The recent supply of large volumes of seawater desalinated water in Israel prompted both the development of new water quality standards and the development of a novel post treatment process, designed to comply with the new standards at a cost effective price. The new process is designed to supply water with alkalinity, Ca2 + and calcium carbonate precipitation potential values as required in the new criteria, along with the addition of a threshold Mg2 + concentration recently recommended by the WHO. The current paper describes the process in general, and focuses in particular on attaining these criteria while maintaining a low total hardness concentration (120 mg/L as CaCO3). The process is based on dissolving calcite using H2SO4 and replacing the excess calcium ions generated in this process by Mg2 + ions (using a specific cation exchange resin—Amberlite) and by Na+ (using a second cation exchange resin—chabazite, from the zeolite group). Once exhausted the resins are re-loaded with Mg2 + and Na+ by the brine generated in the RO process, thus no unwanted brines are generated. A case study is presented for which operational costs were approximated at 0.034 $US/m3 product water.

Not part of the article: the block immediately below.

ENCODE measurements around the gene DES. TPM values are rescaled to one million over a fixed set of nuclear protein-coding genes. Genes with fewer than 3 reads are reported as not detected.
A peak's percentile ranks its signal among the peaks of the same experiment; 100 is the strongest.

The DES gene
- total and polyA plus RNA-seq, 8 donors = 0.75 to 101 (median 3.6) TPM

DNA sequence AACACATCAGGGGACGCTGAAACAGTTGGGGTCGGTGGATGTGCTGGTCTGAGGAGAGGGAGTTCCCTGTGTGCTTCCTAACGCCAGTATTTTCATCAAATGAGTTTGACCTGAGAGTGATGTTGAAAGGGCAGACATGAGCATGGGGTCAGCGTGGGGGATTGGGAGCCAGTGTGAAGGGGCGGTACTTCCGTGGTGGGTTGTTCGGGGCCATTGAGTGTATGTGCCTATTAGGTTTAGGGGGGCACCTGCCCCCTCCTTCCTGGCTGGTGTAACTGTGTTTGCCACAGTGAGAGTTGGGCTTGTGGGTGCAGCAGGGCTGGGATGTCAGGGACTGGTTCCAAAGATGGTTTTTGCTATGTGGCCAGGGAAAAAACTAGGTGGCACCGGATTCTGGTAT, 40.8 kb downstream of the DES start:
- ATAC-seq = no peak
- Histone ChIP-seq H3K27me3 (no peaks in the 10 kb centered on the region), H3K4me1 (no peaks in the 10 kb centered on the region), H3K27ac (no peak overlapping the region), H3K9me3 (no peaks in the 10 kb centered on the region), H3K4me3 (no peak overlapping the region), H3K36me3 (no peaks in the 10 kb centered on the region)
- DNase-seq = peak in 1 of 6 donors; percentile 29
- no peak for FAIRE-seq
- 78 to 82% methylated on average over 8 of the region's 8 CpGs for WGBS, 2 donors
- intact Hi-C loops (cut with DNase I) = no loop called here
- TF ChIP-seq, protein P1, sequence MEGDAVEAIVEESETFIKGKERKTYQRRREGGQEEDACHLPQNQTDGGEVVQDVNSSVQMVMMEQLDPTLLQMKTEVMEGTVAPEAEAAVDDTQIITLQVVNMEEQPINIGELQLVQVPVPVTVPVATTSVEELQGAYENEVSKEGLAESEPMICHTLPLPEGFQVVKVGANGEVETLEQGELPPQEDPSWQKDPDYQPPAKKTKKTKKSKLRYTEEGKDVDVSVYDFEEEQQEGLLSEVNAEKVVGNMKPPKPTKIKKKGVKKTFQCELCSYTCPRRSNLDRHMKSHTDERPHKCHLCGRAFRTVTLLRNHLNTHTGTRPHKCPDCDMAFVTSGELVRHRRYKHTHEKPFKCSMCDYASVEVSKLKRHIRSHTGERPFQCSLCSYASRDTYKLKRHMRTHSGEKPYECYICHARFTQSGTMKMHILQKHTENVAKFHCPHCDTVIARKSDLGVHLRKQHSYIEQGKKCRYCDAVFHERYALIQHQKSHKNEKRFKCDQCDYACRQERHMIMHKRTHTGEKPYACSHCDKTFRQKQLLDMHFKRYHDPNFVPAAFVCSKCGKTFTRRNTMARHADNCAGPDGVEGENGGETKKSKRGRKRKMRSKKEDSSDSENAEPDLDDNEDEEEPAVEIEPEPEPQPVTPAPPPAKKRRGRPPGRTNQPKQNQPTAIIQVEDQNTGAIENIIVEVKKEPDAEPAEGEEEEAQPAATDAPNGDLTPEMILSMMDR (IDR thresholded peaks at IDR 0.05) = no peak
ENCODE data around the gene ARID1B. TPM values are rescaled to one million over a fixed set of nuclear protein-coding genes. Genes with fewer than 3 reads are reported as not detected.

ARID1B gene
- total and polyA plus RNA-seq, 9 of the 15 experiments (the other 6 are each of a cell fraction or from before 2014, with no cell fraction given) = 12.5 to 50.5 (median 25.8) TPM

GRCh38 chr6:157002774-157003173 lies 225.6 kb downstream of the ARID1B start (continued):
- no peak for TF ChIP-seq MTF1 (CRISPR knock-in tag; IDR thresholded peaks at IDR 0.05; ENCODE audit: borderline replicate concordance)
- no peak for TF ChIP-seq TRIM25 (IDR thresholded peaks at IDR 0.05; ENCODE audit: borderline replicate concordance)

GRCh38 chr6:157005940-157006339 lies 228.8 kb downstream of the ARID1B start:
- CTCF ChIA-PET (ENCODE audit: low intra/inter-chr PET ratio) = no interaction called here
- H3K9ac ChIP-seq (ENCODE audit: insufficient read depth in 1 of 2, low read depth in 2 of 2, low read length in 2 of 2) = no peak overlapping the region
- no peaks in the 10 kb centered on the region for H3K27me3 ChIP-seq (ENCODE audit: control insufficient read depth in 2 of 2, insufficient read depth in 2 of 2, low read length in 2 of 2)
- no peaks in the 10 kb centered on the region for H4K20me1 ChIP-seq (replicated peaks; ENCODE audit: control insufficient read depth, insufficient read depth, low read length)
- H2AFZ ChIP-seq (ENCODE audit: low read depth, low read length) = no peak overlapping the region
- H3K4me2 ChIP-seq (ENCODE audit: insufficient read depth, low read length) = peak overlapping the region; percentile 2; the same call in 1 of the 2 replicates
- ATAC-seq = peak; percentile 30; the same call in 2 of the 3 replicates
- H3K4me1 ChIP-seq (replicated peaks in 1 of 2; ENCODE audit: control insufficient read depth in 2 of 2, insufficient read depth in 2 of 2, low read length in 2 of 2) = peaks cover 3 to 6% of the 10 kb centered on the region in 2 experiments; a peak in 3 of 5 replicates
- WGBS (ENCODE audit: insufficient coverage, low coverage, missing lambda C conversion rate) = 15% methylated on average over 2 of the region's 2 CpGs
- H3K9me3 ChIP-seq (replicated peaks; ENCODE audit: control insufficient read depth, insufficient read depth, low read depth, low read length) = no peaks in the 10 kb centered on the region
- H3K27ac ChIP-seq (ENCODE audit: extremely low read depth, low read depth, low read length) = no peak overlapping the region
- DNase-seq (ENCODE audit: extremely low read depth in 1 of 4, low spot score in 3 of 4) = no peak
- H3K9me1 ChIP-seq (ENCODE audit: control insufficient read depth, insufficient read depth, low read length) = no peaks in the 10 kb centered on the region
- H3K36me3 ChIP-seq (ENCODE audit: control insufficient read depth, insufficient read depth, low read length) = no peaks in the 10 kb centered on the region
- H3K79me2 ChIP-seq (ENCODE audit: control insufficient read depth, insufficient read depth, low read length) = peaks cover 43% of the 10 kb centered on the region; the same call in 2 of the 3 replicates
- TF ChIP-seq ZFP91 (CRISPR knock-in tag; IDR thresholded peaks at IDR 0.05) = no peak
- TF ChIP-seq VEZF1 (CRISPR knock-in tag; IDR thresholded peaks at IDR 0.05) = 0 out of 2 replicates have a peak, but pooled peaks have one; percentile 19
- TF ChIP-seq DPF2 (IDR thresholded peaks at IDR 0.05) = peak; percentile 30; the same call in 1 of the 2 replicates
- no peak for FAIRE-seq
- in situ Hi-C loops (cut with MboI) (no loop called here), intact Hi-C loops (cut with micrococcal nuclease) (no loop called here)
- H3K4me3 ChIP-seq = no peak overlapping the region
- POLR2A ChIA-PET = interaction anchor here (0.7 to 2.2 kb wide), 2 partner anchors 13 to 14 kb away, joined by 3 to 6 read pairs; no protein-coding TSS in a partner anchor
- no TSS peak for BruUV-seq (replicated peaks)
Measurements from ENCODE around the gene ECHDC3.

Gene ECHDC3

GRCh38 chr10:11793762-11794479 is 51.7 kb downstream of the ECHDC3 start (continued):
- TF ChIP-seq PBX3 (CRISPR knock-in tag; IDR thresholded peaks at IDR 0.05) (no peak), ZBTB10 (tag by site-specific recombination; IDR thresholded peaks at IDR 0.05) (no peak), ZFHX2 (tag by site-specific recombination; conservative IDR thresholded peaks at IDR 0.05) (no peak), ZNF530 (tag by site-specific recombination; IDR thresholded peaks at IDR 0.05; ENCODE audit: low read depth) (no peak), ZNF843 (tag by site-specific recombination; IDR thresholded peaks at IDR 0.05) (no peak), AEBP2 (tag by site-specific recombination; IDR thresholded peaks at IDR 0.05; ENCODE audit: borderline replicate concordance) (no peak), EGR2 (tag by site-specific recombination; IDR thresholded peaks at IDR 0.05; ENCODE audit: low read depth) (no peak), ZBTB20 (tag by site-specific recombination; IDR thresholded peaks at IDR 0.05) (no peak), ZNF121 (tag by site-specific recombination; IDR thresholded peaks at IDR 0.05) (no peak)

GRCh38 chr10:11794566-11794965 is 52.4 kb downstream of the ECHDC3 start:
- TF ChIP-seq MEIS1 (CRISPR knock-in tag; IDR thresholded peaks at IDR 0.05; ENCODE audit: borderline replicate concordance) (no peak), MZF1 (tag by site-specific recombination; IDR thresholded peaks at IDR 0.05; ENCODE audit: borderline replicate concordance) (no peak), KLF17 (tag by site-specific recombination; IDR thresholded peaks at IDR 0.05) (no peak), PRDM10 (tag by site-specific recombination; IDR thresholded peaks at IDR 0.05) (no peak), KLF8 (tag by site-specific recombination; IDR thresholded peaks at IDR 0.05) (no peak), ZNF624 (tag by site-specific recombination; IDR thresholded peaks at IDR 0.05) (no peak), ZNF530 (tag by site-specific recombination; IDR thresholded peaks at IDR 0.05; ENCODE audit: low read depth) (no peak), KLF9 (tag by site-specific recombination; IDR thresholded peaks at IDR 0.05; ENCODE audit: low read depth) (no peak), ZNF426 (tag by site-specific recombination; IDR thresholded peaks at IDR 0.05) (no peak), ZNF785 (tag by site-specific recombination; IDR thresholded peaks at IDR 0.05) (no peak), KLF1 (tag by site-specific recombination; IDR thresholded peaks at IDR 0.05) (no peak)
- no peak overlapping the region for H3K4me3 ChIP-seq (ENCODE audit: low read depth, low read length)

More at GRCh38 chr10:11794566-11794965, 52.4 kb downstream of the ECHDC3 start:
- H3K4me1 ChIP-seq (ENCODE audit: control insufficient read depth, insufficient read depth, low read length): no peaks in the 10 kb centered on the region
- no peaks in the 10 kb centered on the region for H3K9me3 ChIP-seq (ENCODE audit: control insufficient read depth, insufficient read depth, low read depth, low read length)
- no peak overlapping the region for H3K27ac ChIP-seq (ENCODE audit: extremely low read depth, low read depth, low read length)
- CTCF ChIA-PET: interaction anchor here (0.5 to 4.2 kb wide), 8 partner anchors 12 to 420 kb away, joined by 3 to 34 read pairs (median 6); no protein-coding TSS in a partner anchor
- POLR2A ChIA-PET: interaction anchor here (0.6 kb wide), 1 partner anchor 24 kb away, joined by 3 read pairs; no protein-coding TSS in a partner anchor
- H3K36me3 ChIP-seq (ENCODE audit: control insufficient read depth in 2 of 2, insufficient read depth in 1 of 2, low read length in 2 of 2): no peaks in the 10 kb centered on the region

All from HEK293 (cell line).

New desalinated drinking water regulations are met by an innovative post-treatment process for improved public health
R. Penn, L. Birnhack, A. Adin, O. Lahav; New desalinated drinking water regulations are met by an innovative post-treatment process for improved public health. Water Science and Technology: Water Supply 1 August 2009; 9 (3): 225–231. doi: https://doi.org/10.2166/ws.2009.395
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